The blood is made by using hematopoietic cells taken from umbilical cords in a process called ‘pharming’ – using genetically engineered plants or animals to create mass quantities of useful substances.

One umbilical cord can be turned into around 20 units of usable blood. A wounded soldier in the field will require an average of six units during treatment.

Blood cells produced using this method are ‘functionally indistinguishable from red blood cells in healthy circulation’, the company claims.

‘We’re basically mimicking bone marrow in a lab environment,’ Arteriocyte boss Don Brown told Wired magazine.

‘Our model works, but we need to extrapolate our production abilities to make scale.’

If approved it could revolutionise battlefields where a shortage of blood donors can hamper treatment of wounded soldiers.

The process of giving transfusions in war zones is also made more difficult because donated blood has to be transported long distance before it reaches the field hospitals where it is urgently needed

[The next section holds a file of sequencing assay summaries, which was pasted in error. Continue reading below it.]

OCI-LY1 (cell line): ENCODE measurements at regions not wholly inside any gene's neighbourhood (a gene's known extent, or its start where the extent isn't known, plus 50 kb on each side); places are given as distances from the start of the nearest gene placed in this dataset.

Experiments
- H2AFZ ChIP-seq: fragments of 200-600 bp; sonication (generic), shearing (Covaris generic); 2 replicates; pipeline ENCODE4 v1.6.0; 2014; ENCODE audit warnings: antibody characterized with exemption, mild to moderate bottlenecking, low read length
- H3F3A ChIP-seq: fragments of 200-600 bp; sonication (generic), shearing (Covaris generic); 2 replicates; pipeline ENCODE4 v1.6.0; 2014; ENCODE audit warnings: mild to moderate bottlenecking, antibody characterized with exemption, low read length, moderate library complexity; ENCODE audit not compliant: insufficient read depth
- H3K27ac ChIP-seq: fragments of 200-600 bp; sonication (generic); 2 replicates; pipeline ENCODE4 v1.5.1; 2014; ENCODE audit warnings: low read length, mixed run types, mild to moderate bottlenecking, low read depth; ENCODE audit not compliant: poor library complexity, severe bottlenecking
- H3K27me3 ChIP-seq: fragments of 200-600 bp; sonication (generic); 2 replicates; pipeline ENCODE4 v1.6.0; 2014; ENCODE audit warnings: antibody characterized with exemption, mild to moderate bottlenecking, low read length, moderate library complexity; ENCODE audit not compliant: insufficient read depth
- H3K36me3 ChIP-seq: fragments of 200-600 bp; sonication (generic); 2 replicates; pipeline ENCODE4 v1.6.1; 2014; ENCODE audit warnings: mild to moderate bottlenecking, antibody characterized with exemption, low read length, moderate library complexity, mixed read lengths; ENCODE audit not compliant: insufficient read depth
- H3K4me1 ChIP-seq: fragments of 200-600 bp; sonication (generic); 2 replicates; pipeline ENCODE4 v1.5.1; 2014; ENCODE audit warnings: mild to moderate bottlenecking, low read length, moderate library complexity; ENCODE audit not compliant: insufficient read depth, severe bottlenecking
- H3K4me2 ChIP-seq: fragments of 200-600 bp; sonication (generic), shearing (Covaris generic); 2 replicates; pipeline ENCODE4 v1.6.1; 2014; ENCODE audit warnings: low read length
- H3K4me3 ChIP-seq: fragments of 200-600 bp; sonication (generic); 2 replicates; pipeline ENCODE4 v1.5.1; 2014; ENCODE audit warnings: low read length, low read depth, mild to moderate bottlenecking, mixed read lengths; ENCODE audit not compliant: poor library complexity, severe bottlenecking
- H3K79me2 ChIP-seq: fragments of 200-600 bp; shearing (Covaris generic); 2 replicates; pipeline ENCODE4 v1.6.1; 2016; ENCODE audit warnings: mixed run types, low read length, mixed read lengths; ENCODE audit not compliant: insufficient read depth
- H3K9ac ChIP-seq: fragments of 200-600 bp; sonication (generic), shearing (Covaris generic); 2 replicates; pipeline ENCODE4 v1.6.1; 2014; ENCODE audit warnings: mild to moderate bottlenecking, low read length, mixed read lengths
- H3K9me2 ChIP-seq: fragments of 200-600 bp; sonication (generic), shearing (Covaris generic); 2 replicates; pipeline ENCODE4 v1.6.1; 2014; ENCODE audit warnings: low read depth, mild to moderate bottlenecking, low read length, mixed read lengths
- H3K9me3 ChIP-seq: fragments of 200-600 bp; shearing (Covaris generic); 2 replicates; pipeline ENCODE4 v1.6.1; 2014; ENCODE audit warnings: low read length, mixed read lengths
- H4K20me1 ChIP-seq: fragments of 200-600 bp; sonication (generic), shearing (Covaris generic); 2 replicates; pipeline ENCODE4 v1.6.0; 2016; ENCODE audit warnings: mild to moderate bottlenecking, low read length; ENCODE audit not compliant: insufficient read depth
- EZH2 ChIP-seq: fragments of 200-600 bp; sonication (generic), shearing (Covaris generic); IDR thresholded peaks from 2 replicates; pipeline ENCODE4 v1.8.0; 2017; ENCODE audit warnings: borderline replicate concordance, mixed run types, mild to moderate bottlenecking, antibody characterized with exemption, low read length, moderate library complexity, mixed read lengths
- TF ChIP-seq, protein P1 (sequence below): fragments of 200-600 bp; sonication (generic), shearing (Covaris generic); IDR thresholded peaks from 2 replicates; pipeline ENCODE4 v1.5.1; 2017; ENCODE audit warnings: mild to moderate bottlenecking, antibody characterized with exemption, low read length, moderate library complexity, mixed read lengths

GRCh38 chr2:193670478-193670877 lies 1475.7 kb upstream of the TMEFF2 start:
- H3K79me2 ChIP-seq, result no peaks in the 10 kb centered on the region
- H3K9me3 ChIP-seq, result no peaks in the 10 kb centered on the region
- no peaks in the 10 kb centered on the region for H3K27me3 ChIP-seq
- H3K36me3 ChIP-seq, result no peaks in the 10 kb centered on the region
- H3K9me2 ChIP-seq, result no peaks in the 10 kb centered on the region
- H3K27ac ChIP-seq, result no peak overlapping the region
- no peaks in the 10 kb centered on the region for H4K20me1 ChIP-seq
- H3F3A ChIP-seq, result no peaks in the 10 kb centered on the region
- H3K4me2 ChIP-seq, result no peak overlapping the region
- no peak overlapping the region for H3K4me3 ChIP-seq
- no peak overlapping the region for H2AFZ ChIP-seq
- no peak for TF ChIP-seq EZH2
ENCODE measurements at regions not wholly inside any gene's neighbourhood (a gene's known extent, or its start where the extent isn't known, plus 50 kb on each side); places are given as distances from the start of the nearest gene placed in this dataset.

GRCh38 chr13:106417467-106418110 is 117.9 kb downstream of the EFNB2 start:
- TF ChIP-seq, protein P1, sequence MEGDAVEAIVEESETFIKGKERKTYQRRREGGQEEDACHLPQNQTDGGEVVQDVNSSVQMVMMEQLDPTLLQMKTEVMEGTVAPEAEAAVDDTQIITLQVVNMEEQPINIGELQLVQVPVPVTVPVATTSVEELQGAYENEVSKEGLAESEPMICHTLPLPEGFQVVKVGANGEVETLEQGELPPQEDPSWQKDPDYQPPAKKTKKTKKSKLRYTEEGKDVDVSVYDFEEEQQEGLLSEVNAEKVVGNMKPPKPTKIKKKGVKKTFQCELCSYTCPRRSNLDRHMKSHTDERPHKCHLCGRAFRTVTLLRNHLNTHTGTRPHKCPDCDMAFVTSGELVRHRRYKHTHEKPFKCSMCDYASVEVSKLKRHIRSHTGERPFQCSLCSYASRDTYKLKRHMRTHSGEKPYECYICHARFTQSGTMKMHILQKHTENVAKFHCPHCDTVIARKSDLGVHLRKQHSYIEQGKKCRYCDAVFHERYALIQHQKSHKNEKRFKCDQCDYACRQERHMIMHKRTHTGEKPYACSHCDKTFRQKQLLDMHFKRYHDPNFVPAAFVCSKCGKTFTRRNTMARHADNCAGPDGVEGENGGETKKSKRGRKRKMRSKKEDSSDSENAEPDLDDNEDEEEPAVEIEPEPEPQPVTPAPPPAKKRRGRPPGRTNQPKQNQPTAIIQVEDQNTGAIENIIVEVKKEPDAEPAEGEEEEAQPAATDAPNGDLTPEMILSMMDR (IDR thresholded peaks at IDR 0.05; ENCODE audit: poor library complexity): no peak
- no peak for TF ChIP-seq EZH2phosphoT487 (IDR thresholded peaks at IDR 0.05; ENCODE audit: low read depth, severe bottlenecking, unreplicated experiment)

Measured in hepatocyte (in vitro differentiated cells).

Some blood is already 21 days old before it reaches patients, meaning it only has around a week-long shelf-life before it must be discarded. There are increased risks of infection or organ failure if blood is too old.

Mr Brown said: ‘Until now, the military’s strategy has mainly been contained to basically using stale blood,’

‘And they’ll set up mobile blood banks in a war zone, but even every troop rolling up their sleeve might not be enough when you’ve got a crisis with dozens or more injuries.’

Human trials are not likely until 2013, but the firm predicts the ‘pharmed’ blood could be used by the military within five years if the Pentagon calls for it sooner.

A unit of blood is around a pint and the human body contains between eight and ten pints of blood in total.